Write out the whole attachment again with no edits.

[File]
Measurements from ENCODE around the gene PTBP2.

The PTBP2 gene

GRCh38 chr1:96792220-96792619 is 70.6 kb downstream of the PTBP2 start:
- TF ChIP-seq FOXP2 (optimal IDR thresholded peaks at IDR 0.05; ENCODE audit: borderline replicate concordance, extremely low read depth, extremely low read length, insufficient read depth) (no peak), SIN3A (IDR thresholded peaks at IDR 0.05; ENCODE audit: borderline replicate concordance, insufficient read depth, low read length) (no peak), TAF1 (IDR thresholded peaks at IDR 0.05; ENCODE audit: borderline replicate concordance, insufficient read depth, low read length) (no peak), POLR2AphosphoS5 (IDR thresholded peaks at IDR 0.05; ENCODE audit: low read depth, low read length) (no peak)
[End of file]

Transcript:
Measurements from ENCODE around the gene PTBP2.

The PTBP2 gene

GRCh38 chr1:96792220-96792619 is 70.6 kb downstream of the PTBP2 start:
- TF ChIP-seq FOXP2 (optimal IDR thresholded peaks at IDR 0.05; ENCODE audit: borderline replicate concordance, extremely low read depth, extremely low read length, insufficient read depth) (no peak), SIN3A (IDR thresholded peaks at IDR 0.05; ENCODE audit: borderline replicate concordance, insufficient read depth, low read length) (no peak), TAF1 (IDR thresholded peaks at IDR 0.05; ENCODE audit: borderline replicate concordance, insufficient read depth, low read length) (no peak), POLR2AphosphoS5 (IDR thresholded peaks at IDR 0.05; ENCODE audit: low read depth, low read length) (no peak)